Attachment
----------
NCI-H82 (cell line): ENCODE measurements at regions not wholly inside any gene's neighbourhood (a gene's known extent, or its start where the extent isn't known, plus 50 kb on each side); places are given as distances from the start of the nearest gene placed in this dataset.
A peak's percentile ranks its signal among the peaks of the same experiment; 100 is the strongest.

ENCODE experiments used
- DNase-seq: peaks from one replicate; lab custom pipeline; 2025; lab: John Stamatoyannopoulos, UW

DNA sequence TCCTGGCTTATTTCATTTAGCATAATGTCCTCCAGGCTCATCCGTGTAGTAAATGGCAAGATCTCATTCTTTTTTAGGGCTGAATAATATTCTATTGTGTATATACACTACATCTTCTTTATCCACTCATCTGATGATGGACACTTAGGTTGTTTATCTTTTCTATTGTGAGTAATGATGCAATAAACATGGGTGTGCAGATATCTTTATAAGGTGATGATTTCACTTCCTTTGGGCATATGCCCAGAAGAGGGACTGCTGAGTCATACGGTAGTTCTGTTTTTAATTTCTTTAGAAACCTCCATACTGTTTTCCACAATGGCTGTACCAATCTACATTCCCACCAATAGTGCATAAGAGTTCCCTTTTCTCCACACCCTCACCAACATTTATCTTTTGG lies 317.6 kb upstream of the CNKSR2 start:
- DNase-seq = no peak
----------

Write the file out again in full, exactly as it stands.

NCI-H82 (cell line): ENCODE measurements at regions not wholly inside any gene's neighbourhood (a gene's known extent, or its start where the extent isn't known, plus 50 kb on each side); places are given as distances from the start of the nearest gene placed in this dataset.
A peak's percentile ranks its signal among the peaks of the same experiment; 100 is the strongest.

ENCODE experiments used
- DNase-seq: peaks from one replicate; lab custom pipeline; 2025; lab: John Stamatoyannopoulos, UW

DNA sequence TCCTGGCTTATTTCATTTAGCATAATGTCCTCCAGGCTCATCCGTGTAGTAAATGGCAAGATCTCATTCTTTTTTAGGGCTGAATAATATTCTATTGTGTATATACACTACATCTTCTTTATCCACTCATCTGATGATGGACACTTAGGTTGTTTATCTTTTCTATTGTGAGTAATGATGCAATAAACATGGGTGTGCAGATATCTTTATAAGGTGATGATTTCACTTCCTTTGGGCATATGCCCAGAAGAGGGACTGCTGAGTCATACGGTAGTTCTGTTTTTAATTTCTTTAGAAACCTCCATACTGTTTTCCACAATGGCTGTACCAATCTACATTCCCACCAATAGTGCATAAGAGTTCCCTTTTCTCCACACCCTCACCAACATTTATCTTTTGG lies 317.6 kb upstream of the CNKSR2 start:
- DNase-seq = no peak